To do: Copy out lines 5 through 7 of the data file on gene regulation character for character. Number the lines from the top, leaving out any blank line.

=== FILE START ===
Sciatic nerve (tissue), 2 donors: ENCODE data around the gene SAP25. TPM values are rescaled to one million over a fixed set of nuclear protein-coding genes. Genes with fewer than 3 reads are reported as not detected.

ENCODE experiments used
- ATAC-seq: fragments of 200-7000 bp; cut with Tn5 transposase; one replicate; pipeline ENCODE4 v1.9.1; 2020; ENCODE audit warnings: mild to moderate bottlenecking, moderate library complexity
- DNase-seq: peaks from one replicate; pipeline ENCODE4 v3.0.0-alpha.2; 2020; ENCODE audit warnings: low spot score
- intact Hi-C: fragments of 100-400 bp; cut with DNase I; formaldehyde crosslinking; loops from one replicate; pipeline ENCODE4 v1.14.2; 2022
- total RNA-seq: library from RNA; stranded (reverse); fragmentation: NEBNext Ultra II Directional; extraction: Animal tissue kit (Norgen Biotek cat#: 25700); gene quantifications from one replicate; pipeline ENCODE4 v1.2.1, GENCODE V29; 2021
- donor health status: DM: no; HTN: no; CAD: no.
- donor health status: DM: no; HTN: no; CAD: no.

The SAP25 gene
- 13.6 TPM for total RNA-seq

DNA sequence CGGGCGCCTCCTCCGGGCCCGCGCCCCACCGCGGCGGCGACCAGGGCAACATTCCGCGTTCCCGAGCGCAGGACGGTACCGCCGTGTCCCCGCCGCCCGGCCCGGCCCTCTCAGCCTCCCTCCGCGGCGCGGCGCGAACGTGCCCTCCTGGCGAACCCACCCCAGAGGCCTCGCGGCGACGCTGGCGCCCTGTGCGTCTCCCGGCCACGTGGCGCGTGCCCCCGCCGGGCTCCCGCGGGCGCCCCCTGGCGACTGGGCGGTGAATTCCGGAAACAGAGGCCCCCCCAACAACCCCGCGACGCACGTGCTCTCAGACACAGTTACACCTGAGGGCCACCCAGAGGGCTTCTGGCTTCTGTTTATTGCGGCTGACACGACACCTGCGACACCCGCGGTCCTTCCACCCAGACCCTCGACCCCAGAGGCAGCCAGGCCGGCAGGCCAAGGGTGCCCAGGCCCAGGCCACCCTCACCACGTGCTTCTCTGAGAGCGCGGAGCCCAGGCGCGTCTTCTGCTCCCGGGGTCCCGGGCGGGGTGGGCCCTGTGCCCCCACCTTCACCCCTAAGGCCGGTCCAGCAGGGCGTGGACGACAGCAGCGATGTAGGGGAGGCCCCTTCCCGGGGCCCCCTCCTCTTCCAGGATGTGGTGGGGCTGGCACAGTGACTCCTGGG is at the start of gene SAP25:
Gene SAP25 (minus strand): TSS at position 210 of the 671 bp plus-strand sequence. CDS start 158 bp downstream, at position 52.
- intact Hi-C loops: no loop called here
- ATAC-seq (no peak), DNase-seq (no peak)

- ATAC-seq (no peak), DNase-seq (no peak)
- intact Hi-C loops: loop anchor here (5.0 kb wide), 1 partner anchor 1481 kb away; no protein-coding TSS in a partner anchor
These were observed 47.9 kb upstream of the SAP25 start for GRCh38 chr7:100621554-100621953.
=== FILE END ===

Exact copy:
- intact Hi-C: fragments of 100-400 bp; cut with DNase I; formaldehyde crosslinking; loops from one replicate; pipeline ENCODE4 v1.14.2; 2022
- total RNA-seq: library from RNA; stranded (reverse); fragmentation: NEBNext Ultra II Directional; extraction: Animal tissue kit (Norgen Biotek cat#: 25700); gene quantifications from one replicate; pipeline ENCODE4 v1.2.1, GENCODE V29; 2021
- donor health status: DM: no; HTN: no; CAD: no.